"Now I know there are some who say,
well, that’s not within the Constitution,
but there are a lot of things not in the
Constitution that we do all the time.”
-Sen. Harry Reid (D-Nev.)
Fox News Sunday, Jan. 25, 1999
Over the past year of presidential scandal, much was heard about the Constitution and its impeachment provisions. By year's end, to their credit, most House Republicans and a few Democrats had followed those provisions despite sometimes deafening calls from pollsters, most Democrats, and a few Republican "elders" to censure the president -- the "middle way" that, if more than a slap on the wrist, would have compromised both the separation of powers and the Constitution's prohibition on bills of attainder. In thus resisting popular opinion, House Republicans reaffirmed that we are a nation governed by a constitution, not by shifting political winds. They held that Congress is not a sitting constitutional convention, empowered to rewrite the Constitution in response to the latest polls. And they demonstrated that Congress, no less than the president, is bound by the rule of law.
That kind of fidelity to constitutional principle is all too rare in modern Washington. During most of the 105th Congress, in fact, Republicans were no less likely than Democrats to ignore constitutional limits on their power. When they needed the Constitution, as in the impeachment battle, they called upon it. But otherwise, like Democrats since the New Deal, they simply assumed that Congress had plenary power to address an endless range of national "problems."
To be sure, Republicans often talked of limited government, but the talk was invariably pragmatic, not constitutional. They argued that state and local governments could do a better job of providing education or health care, for example, not that the federal government had no authority over such issues. And they discussed federalism in the language of "good government" -- as in federal-state "partnerships" -- not in the language of checks and balances, as the Founders intended. Never did they ask such basic questions as "Where in the Constitution do you find authority to fund 100,000 new teachers?" And when it came time to act -- the transportation bill, the 4,000-page Omnibus Appropriations Act -- all talk of limited government was forgotten.
Not even the incoming Republican freshmen seem ready to infuse new blood into the party, as the 74 "radicals" did in 1995. In fact, the tone may have been set by class president Jim DeMint of South Carolina, tapped by party leaders for a Republican issues task force. At a Heritage Foundation orientation in early December, DeMint said that his class, owing to the smaller Republican margin in the House, will not follow the "crash-and-burn strategy" of the revolutionaries of 1995 but instead "will have to be more careful about stirring up trouble." If DeMint's point is one of style only, that is fine. But at that same meeting, Ernie Fletcher of Kentucky, freshman class representative to the leadership, was heard to say: "We want to pick out a few main issues that we can promote as our agenda, and they will not be issues that are divisive." And John Sweeney of New York, freshman class representative on the Republican Steering Committee and a former top aide to Gov. George Pataki, chimed in with the "good government" theme: "There is a higher calling [than partisanship]—this is about governing."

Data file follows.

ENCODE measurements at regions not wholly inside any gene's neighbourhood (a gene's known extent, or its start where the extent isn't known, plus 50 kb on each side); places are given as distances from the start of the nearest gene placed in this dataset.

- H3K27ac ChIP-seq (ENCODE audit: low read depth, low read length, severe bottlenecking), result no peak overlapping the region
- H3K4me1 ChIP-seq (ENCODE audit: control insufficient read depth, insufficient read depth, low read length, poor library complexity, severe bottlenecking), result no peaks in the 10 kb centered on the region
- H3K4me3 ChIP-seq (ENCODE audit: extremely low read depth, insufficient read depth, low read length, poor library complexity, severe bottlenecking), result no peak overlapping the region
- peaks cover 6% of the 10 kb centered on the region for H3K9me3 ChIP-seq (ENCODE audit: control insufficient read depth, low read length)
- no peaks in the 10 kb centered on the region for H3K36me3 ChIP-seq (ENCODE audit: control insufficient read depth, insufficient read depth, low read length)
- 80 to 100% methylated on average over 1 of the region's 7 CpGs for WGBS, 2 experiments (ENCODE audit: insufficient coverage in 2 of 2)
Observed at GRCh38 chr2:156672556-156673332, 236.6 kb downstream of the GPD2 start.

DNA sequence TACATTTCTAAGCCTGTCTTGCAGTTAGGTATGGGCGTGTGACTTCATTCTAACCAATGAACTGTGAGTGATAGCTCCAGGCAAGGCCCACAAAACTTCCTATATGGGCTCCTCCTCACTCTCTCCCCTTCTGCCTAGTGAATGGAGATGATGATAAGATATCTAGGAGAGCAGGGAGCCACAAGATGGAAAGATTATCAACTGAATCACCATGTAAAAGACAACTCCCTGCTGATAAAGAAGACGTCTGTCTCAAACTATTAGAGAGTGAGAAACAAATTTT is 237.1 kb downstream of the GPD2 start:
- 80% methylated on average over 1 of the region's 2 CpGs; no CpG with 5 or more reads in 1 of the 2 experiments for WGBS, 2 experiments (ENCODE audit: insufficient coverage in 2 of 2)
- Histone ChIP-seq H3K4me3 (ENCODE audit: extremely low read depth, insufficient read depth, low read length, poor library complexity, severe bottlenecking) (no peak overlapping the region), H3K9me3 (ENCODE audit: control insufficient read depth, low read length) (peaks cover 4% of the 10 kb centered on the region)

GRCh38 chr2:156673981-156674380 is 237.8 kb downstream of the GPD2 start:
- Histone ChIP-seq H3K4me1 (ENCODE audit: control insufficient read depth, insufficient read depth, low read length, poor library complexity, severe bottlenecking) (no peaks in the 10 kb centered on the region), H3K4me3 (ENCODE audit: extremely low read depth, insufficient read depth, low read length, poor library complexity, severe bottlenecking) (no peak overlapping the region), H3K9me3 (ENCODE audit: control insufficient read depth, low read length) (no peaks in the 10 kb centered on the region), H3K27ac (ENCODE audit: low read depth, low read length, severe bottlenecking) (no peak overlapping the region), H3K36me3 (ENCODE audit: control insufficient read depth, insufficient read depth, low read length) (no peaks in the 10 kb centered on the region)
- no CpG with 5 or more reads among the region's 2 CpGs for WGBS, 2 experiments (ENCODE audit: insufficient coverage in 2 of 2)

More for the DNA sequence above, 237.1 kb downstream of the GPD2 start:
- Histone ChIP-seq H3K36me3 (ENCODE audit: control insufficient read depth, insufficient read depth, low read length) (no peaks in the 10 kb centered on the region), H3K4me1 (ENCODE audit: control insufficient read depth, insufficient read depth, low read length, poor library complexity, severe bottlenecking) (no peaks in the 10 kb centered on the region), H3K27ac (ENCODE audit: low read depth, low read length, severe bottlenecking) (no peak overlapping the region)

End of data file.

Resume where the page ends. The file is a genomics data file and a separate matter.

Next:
Governing is indeed what Republican leaders seem to have enjoyed most since they took over Congress in 1995. For in the ensuing four years, despite the rhetoric of less government, not a single federal department, agency, or program of any significance was eliminated; the tax code grew vastly more complex, along with federal regulations and the criminal code; and federal spending expanded far more than it did during 40 years of Democratic rule. Thomas Jefferson's observation is thus confirmed: "The natural progress of things is for government to gain ground and for liberty to yield." Economists of the Public Choice school have explained that natural progress by pointing to the concentrated benefits and dispersed costs that invariably attend government programs. But the Founders too had a basic understanding of that dynamic—as in James Madison's discussion of "factions." In fact, it was precisely to thwart that natural progress that they wrote a constitution that limited government.
To serve its ends, however, the Constitution must be taken seriously. House Republicans have done so in the extraordinary business of impeachment. But if that effort is itself to be taken seriously, they must also abide by the Constitution in the ordinary business of governing. Their contempt for presidential dishonesty is well taken, as is their respect for the oath to tell the truth and the more general oath of office. But they too take an oath to support the Constitution—yet daily ignore that oath. The time has come to build on this recent resurgence of constitutional respect. Toward that end, there follows a concise constitutional primer, focusing on the broad principles of the document; a quick history of the demise of those principles; and a few thoughts about what must be done to restore constitutional government in America.
This article originally appeared in the January/February 1999 edition of Cato Policy Report.